Bilbo – The way Anselm describes God/morality makes the claims of morality completely content free. Neither of us have the material, using Anselm’s Ontological Argument, to make any claims about what morality might be. Anselm’s God could very well be “sadistic, mysogistic, and homophobic”. There’s no content given to the definition of morality.
    (If you use an external definition of morality you have a strength: it would be meaningful to say God’s moral because the definition can have content. But it also leaves you vulnerable to a weakness: God might be shown to fail to meet the external metric.)
    Billy – There are many potential problems. I need to hear the argument used before I can explain what the problem might be. The Being of which none better can be imagined could be maximally moral, or maximally evil. I’m arguing that the argument makes morality content free… given that the argument doesn’t allow us to distinguish between morality and evil, it doesn’t necessarily mean God is either.
    Michael – there is a difference between belief and worship. I agree with Hicks here: convince me of a God and I’ll still think It evil. Neither the meme nor I claim that evidence beyond reasonable doubt would fail to convince us. The judgement on a moral standing–especially since the Anselm argument doesn’t help–has nothing to do with the claim of existence. Equivocating the two is dishonest.

  13. TFBW says:

    Allallt,

    It sounds like you are reserving judgement to yourself as to what is and is not moral. That is, you won’t entertain a thought experiment in which a being (the Anselmian God) is granted the status of “perfectly good” unless you can also judge the behaviour of that being on the basis of certain particulars — an attitude which amounts to a rejection of the hypothetical in the first place. You want to know whether the God engages in behaviour which you consider “sadistic”, “homophobic”, or “misogynistic” (whatever those words entail in your understanding of them), because a God that exhibits these traits is, ipso facto, not good. You describe morality as “content free” in this situation precisely because it consists of a universal (“the Anselmian God is perfectly good”) without the particulars by which you can judge the truth of the universal.

    This raises a number of intriguing philosophical questions on your model of morality. Most prominent among these is the question of this independent and impersonal moral reality against which all beings — including any God — are judged. You will not grant that God can be that moral reality in the way that a slug of platinum alloy in Paris can be the kilogram — not even, apparently, for the sake of argument. What is the nature of this impersonal reality? How do you know it? Why does it matter whether our actions follow this standard or not?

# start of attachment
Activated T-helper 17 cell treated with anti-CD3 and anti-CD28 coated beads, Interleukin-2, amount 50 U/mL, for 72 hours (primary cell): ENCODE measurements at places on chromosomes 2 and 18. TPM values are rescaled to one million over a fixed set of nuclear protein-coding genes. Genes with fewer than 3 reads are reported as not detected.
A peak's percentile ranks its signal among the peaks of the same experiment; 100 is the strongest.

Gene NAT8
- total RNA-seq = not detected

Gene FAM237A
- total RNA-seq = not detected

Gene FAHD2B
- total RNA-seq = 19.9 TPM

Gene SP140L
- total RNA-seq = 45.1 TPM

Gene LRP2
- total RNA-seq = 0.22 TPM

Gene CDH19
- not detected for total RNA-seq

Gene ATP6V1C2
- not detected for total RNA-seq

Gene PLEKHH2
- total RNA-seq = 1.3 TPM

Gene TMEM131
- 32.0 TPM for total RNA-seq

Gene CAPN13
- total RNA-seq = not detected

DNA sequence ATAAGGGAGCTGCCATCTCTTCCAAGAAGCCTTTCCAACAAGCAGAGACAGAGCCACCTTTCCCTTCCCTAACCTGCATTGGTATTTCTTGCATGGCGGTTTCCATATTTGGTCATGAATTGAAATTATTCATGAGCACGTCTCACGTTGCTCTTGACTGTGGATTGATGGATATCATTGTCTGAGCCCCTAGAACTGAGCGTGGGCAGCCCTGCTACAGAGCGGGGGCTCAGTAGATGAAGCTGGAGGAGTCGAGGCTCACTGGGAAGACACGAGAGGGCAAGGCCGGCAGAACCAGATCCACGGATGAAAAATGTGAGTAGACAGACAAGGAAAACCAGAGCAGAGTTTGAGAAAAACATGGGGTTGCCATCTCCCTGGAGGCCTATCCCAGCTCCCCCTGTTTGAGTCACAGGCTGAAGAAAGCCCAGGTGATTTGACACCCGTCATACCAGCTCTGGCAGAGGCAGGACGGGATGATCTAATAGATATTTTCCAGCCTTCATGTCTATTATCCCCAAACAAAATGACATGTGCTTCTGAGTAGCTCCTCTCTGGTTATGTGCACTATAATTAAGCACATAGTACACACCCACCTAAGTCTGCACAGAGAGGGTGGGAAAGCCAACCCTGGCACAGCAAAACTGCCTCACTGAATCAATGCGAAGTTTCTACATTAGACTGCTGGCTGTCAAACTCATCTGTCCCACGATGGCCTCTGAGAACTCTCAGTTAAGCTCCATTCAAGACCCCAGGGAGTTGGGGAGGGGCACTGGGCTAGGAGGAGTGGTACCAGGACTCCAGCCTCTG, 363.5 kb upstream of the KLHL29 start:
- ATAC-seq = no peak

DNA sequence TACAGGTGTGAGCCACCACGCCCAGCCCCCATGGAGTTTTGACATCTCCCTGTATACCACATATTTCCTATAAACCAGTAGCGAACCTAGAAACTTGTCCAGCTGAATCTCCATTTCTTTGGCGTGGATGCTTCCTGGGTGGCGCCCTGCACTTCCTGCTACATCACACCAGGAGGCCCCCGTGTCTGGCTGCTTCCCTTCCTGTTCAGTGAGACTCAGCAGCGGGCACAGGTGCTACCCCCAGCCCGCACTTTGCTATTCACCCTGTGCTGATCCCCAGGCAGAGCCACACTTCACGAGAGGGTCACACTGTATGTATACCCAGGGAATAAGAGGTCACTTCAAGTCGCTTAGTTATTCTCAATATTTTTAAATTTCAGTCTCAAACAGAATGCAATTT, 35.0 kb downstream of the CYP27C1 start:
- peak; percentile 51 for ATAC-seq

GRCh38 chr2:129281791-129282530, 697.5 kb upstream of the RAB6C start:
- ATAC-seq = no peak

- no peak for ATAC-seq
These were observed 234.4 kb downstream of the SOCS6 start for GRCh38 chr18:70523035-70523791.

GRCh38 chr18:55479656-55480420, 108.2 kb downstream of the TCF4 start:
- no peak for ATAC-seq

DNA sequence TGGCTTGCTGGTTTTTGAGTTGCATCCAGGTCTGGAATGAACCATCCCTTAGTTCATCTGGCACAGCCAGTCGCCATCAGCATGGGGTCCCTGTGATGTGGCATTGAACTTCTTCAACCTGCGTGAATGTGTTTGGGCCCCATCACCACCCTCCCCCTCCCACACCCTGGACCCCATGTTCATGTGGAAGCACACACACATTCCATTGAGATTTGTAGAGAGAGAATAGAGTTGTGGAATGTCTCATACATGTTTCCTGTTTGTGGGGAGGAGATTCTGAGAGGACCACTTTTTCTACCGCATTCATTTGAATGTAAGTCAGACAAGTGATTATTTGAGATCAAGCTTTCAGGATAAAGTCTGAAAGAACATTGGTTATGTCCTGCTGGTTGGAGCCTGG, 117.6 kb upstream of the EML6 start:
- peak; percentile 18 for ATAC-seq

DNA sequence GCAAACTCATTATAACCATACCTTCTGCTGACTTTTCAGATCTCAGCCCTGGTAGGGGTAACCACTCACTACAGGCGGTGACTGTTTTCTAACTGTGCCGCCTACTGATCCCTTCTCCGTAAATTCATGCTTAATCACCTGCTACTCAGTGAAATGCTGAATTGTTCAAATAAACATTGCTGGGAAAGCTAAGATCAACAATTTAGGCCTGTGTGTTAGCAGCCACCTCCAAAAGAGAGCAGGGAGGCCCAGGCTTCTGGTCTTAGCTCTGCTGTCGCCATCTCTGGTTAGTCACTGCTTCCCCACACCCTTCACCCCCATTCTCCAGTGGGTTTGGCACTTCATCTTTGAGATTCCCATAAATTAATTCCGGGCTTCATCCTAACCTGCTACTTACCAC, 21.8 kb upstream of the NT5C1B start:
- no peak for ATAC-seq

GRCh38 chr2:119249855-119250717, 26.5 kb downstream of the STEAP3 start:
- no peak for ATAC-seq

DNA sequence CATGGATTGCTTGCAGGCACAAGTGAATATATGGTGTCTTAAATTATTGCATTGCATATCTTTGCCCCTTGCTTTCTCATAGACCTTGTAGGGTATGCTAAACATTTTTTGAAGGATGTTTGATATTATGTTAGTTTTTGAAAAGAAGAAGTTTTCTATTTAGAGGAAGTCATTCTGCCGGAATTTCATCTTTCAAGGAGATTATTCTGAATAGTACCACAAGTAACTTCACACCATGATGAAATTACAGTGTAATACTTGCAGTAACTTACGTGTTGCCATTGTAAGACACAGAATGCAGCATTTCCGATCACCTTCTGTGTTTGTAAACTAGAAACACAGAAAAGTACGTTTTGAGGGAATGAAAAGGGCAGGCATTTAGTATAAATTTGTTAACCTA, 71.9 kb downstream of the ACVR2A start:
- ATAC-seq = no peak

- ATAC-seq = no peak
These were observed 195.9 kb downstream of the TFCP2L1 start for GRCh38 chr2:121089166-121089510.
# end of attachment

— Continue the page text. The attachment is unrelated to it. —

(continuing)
The questions are many, but I would be hijacking the thread if I were to demand answers. Instead, let us suppose, for the sake of argument, that the Anselmian God comports perfectly with this impersonal moral reality. This is, I take it, the only condition under which you would grant anyone the status of “perfectly good”. My formulation is just as devoid of particulars as any previously offered, but the universal is offered in a manner that is intended to accommodate all your particulars. By this formulation, the Anselmain God has exactly the right attitude towards sadism, homophobia, and misogyny to qualify as “maximally good” — whatever that attitude may be.

    With that pile of caveats out of the way, let us revisit Bilbo’s question. If Hicks (or you) came to believe that such a God existed, would he (or you) still fight against this Anselmian God?

  14. Allallt says:

    TFBW – You’re misinterpreting my point. If God is perfectly moral simply because God defines perfect morality (which appears to be the implication here) then I must agree that God is perfectly moral: it’s a tautology. But, that means that if God were a misogynistic, homophobic sadist, that we must then accept those things as moral. The argument tells us nothing of either God’s behaviour nor of morality. And that part of the discussion only functions on the assumption that it is more sensible to refer to God as “maximally moral” instead of “maximally evil”. Unless we have an understanding of these two words exclusive to God we are not equipped to know which one is best suited to describe It.
    My second point does not specify an external moral arbiter or system. That is discussion yet to be had. I simply argued that having one will actually provide content to the discussion of both morality and God.
    Without an external arbiter, and simply using God as the platinum alloy slug of morality, we may be faced with the “truth” that sadism, homophobia and misogyny are “maximally moral”. You’d have no way of knowing, but, more importantly, you also wouldn’t know if it were really “moral” or “evil”.
    It was actually Michael that questioned how and whether one might fight against a God, if proven. I would hope we all would, even if we are doomed to failure. If the God Hicks described is the one that met you at the pearly gates, I would hope everyone would rail against such tyranny. (Even if sophistry can make such tyranny be called “moral”.) Yes, we are doomed to failure. But at least we defend what we believe in.